The Physician, by Noah Gordon, was recommended to me by a lovely book shop owner in Launceston when I was there one day doing a book-signing. Without telling me too much about the tale, the owner pressed the very thick book into my hands and said, “I think you will love this.” I always feel a shiver of trepidation come over me when someone I like or even whose reading tastes I share says this to me. More than anything, I want to like, no, love the books that are recommended with such passion and I fear that if I don’t, I am somehow letting them down.
The good news is with The Physician, I did indeed love this book – so much so, I felt bereft when it ended.
Set mostly during the 10th Century, this is the story of a young Englishman, Robert J Cole who, from a very young age, learns he possesses a gift – the gift, basically, of sensing a person’s life force. The reader follows his life from the discovery of this gift around the age of nine to middle age; from the tragedy of his beginnings to the triumphs of his later years. Rob J has a varied and amazing life and how and why he becomes a physician and the journey he takes to train is, quite simply, sensational. We’re taken around England and given insight into the peripatetic life of a Barber-Surgeon (to whom Rob J apprentices himself), to France, across Europe and to war-riven Turkey and then Persia and its amazing culture and religious Otherness. Determined to train under the man he’s been told is the best physician in the world, Rob J makes incredible sacrifices: physical, emotional and, above all, spiritual. But in making these he gains more than his heart and mind’s desire.
The pace is wonderful, the characters so well drawn you feel emotionally attached to them in ways that are sometimes painful but always deep and meaningful. The settings are magnificently and realistically drawn and the different cuisines, the food and drink are mouth-wateringly described. I adored this book – the detail, the humanness of it and the way the macroscosm of the worlds and religions Rob J encounters are also microcosms of the everyday – of the humanity (or lack thereof) in us all.
Shaman is the sequel and I will read that with joy – only, for now, I want to savour the affects of this magnificent book – rightly hailed as a triumph. I cannot recommend it highly enough, so much so, I dare to say, read it, “I think you will love this…”
Tags: barber-surgeons, by Noah Gordon, Christianity, England, food, France, Germany, history, Islam, Judaism, medicine, Persia, Scotland, The Physician, Turkey, war
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I usually love Steve Berry books. I grab them off the shelves and read them quickly because they’re genuine page-turners and damn interesting. The Columbus Affair, however, wasn’t quite either of these. I turned the pages more to get to the end and it was only interesting in parts.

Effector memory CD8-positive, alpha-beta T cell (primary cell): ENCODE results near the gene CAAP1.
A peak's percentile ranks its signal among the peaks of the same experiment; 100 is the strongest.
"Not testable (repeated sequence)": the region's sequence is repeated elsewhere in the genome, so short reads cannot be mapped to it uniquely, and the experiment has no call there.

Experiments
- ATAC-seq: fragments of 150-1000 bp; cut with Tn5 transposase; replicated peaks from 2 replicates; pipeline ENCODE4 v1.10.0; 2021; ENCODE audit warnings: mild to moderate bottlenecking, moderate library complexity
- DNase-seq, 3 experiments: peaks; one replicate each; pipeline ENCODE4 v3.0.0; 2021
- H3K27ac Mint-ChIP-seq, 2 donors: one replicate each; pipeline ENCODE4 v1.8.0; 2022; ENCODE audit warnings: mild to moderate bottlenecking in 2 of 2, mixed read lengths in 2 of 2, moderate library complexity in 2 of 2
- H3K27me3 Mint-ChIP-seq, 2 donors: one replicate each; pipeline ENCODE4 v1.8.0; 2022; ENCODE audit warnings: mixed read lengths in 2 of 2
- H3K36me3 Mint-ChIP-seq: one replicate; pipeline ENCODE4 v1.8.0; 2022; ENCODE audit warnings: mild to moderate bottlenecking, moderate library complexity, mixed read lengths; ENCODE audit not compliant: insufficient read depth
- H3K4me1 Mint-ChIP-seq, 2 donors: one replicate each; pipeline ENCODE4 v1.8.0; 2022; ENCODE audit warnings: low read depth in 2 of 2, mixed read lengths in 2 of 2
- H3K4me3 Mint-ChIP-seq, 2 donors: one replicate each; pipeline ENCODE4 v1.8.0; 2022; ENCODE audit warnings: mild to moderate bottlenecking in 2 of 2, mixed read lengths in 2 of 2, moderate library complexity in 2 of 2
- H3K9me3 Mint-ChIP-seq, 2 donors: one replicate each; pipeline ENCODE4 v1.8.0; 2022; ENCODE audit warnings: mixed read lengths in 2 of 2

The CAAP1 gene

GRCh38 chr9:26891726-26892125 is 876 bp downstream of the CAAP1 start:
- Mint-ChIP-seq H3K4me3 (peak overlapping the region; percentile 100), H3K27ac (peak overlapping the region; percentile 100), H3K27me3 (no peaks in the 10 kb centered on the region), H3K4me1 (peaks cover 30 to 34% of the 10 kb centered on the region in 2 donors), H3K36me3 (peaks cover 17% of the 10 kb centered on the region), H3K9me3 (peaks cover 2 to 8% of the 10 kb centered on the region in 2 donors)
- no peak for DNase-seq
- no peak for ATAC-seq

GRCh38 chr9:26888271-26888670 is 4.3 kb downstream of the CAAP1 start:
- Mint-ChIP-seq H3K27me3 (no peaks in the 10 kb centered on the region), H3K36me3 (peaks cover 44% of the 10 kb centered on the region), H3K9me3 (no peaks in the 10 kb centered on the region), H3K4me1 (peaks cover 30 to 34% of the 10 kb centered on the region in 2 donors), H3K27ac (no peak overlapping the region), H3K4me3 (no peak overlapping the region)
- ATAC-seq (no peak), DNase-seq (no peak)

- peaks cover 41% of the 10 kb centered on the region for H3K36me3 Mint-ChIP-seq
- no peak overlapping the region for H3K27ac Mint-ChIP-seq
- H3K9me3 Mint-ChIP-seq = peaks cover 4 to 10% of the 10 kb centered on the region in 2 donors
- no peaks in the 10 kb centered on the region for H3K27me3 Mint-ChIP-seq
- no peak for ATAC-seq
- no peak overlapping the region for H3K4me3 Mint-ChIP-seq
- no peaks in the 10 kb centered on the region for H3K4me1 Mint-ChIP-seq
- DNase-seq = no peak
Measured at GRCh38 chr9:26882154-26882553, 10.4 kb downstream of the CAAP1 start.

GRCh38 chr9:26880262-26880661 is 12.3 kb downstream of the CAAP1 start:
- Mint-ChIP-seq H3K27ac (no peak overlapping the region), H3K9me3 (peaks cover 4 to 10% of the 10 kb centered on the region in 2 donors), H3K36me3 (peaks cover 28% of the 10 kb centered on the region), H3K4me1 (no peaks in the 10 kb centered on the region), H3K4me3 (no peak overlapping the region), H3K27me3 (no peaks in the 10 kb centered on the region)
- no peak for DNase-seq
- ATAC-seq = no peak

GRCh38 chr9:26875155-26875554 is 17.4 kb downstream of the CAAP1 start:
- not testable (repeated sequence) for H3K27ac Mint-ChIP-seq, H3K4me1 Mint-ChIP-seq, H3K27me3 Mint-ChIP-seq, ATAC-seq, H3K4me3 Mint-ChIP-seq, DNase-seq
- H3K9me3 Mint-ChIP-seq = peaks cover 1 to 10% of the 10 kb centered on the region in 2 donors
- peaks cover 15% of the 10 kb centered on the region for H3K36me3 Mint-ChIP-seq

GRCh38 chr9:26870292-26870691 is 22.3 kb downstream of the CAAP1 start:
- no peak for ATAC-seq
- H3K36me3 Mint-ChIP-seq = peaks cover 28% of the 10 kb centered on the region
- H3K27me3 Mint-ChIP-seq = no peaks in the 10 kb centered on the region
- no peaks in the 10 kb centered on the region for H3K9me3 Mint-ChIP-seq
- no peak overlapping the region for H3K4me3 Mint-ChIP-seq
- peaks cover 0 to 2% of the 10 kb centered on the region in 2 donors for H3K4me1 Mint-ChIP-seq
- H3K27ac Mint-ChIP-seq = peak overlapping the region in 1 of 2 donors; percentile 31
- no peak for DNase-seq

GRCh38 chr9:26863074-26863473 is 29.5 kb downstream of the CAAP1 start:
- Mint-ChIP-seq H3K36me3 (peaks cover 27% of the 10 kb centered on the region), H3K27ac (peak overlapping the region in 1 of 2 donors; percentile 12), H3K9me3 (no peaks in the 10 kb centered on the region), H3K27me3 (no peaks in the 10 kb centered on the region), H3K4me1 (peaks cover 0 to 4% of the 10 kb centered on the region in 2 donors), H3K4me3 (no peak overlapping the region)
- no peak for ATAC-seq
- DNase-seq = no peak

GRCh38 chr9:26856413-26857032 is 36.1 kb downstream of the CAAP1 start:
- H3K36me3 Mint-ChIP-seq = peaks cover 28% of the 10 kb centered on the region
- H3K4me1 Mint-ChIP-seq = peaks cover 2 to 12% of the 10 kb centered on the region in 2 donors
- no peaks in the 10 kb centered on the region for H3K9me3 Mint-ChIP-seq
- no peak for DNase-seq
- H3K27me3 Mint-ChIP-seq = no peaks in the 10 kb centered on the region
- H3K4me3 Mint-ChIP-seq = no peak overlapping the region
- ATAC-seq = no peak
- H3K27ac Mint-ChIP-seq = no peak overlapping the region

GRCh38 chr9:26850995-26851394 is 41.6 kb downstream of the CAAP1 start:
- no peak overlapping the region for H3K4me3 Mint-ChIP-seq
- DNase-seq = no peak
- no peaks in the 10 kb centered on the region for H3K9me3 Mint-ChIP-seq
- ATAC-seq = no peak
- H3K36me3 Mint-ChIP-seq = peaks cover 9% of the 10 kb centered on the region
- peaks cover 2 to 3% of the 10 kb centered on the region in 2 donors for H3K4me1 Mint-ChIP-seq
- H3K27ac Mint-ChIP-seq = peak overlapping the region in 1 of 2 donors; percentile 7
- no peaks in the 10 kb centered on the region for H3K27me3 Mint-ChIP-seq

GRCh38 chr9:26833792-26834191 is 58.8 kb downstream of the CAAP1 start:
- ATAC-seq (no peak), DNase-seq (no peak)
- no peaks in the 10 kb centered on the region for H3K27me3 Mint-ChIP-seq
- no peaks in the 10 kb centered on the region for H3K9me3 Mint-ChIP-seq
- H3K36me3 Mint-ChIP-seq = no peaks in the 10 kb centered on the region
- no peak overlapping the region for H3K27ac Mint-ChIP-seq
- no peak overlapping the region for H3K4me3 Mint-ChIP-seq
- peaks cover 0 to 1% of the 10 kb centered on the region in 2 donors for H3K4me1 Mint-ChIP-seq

Basically (without spoiling the story) this novel follows the adventures of a journalist, Tom Sagan, who as the book opens is about to commit suicide. He discovers he’s “the Levite” a keeper of a special Jewish treasure that has ties back to the days of Columbus and his voyages to the Americas. This knowledge sets off a chain of events and dangerous adventures that puts lives on the line (of course!). Spanning Europe, America, Jamaica and South America, the book is, in typical Berry fashion, wide in temporal and geographical scope. It also features the Magellan Billet, though no Cotton Malone.
Overall, however, I felt this book wasn’t up to the standard of his others – it was too didactic. Berry was determined to show off his research and the knowledge he gained and subsequently played with (the way he sometimes does this is very clever), but I felt the narrative suffered as a consequence. There was too much telling. Another reason I didn’t feel this book was as good as his previous ones was the decision to make a suicidal journalist his main protagonist. I didn’t mind the fact there was no Malone, as much as I like him. No, what made this character so problematic was for reasons the novel makes clear, this guy is basically despised by former colleagues (he’s stripped of his Pulitzer and his once fine reputation is in tatters) and completely alienated from his family. In other words, loathed by everyone. Therefore, it’s hard for the reader to like him as well. He had so few redeeming qualities. Likewise, his daughter, Alle, was a complete pain in the arse. I also found her stupid – and considering she was doing her PhD, some of the decisions she made and conclusions she leapt to, the people she put her faith in, didn’t ring true to me. The main villain, Zacariah, was so bad, a child would have run screaming from him – but not Alle. No, she gave him more chances than a casino. In the end, she came across as more of a convenient and sloppy narrative device that didn’t add any depth or richness to the tale.
I am sure many people will like this book and, really, I give it two and half stars. There are some good moments, some interesting ideas, but it was a bit too black and white and preachy for me. Nonetheless, this hasn’t deterred me. I will look forward to the next Berry book and continue to enjoy reading his back catalogue.
Tags: action, adventure, Christopher Columbus, Judaism, Steve Berry, the Magellan Billet
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